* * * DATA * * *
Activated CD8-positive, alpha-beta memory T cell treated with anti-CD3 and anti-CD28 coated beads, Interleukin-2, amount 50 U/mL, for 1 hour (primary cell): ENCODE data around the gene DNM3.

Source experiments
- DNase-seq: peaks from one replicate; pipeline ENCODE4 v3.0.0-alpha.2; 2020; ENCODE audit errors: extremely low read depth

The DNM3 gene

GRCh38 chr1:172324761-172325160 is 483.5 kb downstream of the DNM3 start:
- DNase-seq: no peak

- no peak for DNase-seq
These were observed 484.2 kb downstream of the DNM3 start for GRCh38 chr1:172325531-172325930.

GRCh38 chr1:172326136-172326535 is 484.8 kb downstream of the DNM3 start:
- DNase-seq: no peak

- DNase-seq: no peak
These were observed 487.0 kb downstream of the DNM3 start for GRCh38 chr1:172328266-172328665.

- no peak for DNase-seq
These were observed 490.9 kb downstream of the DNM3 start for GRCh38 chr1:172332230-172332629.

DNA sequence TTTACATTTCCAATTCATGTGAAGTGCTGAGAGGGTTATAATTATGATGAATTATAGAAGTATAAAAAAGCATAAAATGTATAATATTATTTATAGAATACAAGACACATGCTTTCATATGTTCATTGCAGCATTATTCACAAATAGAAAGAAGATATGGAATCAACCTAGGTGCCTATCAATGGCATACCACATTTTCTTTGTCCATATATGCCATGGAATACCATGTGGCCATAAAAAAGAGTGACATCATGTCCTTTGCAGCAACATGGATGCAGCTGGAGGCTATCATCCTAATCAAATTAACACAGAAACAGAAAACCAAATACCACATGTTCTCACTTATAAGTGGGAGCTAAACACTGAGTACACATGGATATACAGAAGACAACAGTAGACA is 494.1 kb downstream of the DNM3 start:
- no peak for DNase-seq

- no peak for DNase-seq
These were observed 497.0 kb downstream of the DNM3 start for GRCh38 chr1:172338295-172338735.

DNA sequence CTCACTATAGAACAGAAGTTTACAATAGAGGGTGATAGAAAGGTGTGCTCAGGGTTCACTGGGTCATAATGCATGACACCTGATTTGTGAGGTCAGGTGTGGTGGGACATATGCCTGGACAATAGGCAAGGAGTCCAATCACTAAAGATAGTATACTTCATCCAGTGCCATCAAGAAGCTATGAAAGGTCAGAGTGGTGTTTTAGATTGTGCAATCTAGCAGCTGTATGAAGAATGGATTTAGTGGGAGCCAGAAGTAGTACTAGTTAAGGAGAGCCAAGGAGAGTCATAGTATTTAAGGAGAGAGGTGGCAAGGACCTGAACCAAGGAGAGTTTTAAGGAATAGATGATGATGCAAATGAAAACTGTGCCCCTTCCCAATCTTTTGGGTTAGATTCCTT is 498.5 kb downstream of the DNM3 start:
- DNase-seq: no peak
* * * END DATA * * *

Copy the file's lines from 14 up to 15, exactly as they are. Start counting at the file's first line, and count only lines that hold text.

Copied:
These were observed 490.9 kb downstream of the DNM3 start for GRCh38 chr1:172332230-172332629.

DNA sequence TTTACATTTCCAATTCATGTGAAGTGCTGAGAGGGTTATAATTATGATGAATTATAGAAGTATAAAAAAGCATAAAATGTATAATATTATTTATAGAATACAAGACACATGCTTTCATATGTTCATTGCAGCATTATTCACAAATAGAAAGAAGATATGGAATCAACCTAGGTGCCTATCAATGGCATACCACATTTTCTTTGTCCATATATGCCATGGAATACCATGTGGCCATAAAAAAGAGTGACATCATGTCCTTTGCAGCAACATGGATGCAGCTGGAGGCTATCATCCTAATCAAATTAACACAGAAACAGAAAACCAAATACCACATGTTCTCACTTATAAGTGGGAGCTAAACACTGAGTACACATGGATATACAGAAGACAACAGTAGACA is 494.1 kb downstream of the DNM3 start: